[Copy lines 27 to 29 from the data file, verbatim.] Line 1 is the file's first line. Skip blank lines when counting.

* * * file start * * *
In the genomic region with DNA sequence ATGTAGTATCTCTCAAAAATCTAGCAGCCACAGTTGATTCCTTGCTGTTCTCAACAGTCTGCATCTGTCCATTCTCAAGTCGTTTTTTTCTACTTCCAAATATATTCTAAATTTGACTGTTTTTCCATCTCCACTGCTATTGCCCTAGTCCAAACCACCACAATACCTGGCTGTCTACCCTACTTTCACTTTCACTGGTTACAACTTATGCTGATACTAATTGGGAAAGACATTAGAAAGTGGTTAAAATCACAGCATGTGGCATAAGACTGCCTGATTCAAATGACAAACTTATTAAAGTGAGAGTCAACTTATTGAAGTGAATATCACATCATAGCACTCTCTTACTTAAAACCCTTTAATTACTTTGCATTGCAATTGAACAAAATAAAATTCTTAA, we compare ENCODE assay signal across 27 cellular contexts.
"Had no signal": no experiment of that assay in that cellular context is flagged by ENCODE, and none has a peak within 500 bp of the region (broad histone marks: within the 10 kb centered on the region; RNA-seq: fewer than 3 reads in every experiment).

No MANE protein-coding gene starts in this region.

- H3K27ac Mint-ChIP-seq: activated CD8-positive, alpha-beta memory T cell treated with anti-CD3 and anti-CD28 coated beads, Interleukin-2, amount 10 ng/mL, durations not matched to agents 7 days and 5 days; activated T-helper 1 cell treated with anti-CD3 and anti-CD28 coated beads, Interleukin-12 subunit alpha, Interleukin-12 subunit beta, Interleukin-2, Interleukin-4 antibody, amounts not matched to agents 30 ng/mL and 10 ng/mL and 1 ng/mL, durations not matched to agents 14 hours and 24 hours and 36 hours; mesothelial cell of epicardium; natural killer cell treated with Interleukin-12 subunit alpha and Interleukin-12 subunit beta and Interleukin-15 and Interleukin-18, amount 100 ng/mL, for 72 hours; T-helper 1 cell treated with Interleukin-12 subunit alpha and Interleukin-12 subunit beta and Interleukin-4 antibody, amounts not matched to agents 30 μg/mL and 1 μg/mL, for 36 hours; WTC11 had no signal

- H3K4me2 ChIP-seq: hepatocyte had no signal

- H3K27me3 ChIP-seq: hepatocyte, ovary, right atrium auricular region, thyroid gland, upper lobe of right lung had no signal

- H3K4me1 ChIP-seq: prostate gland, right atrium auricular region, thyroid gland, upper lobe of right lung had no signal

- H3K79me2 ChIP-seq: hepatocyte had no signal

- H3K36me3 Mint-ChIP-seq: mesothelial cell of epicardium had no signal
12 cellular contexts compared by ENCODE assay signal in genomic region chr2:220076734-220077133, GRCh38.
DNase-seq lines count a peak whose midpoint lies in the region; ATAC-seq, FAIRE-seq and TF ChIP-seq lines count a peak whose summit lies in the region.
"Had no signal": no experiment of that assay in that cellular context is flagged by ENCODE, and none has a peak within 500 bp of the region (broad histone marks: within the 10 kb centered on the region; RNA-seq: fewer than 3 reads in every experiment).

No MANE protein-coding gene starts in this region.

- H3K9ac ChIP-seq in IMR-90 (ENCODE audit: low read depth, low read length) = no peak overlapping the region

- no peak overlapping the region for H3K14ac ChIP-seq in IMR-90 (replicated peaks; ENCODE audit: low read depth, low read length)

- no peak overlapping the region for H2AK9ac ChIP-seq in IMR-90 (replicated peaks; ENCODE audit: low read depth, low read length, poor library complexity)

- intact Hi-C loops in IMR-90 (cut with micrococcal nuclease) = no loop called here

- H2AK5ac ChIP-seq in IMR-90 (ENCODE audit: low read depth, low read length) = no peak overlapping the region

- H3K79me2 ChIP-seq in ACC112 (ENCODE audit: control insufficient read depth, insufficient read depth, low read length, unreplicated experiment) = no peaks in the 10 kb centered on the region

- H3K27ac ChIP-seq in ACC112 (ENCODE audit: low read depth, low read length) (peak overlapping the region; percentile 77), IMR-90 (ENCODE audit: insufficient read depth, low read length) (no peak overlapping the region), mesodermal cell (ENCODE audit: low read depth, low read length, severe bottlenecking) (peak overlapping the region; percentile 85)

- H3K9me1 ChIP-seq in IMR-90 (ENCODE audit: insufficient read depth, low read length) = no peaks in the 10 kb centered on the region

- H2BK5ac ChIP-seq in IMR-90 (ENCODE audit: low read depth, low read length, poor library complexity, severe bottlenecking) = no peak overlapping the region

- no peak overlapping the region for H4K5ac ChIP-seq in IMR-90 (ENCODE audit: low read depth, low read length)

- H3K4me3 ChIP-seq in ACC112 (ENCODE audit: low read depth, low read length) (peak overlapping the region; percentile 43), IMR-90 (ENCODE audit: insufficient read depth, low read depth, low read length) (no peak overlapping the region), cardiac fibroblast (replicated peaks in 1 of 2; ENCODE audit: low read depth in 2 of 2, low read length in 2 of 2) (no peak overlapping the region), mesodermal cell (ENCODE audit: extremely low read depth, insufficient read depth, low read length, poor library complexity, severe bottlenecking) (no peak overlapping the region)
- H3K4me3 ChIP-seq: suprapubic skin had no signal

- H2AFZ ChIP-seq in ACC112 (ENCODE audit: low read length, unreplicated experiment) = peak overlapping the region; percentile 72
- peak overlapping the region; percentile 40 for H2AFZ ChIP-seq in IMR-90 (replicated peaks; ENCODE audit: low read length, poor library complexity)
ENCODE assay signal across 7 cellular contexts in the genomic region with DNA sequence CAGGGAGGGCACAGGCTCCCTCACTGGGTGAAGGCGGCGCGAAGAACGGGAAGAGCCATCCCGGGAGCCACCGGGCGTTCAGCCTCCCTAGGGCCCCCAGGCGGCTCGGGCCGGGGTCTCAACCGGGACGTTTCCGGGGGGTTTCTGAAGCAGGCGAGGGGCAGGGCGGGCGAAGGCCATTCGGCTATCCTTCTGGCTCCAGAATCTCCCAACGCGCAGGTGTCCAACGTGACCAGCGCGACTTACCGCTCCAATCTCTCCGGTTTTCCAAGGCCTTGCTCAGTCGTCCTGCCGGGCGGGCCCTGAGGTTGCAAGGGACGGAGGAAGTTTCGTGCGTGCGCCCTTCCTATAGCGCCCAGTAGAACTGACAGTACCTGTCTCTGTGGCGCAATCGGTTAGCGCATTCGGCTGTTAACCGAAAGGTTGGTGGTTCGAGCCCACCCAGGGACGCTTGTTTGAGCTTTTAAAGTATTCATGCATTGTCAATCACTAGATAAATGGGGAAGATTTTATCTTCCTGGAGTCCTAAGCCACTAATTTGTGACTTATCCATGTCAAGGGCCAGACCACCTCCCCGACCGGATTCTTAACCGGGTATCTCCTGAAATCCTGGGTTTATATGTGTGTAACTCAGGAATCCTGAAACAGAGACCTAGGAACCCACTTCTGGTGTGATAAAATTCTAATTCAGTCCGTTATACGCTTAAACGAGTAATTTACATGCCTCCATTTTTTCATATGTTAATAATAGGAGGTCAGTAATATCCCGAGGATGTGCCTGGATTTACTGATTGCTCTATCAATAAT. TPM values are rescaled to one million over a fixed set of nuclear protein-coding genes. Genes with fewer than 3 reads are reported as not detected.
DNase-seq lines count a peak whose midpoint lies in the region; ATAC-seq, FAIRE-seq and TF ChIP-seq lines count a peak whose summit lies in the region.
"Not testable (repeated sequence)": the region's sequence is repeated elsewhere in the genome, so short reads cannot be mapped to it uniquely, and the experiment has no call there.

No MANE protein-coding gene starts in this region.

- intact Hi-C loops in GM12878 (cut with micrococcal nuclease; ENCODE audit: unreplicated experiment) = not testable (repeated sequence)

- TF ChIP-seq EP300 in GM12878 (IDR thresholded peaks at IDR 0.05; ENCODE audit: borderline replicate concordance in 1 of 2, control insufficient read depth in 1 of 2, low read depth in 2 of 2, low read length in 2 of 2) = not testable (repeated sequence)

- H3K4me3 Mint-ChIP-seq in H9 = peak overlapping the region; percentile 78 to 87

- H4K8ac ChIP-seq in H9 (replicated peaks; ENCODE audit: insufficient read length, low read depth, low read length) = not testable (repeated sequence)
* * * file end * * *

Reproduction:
- peak overlapping the region; percentile 40 for H2AFZ ChIP-seq in IMR-90 (replicated peaks; ENCODE audit: low read length, poor library complexity)
ENCODE assay signal across 7 cellular contexts in the genomic region with DNA sequence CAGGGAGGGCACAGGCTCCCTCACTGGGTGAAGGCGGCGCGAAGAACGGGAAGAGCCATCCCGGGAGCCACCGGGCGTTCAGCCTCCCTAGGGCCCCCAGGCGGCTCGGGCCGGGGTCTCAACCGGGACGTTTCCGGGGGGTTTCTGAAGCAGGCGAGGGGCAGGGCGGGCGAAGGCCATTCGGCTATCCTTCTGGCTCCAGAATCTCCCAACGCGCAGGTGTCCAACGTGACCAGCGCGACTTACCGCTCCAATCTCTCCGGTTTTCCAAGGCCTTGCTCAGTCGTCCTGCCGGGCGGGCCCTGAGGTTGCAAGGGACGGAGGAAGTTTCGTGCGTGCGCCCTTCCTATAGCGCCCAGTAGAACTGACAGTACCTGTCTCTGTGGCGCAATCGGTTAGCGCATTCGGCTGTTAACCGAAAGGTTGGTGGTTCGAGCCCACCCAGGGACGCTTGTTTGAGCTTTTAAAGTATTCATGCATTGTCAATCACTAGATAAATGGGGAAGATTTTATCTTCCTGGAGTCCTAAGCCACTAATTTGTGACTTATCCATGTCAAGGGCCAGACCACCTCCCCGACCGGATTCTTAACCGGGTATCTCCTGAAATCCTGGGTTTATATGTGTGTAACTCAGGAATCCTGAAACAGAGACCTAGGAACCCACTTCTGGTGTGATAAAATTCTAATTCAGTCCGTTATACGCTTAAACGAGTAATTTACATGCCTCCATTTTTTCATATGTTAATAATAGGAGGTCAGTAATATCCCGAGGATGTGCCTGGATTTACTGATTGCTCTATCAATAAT. TPM values are rescaled to one million over a fixed set of nuclear protein-coding genes. Genes with fewer than 3 reads are reported as not detected.
DNase-seq lines count a peak whose midpoint lies in the region; ATAC-seq, FAIRE-seq and TF ChIP-seq lines count a peak whose summit lies in the region.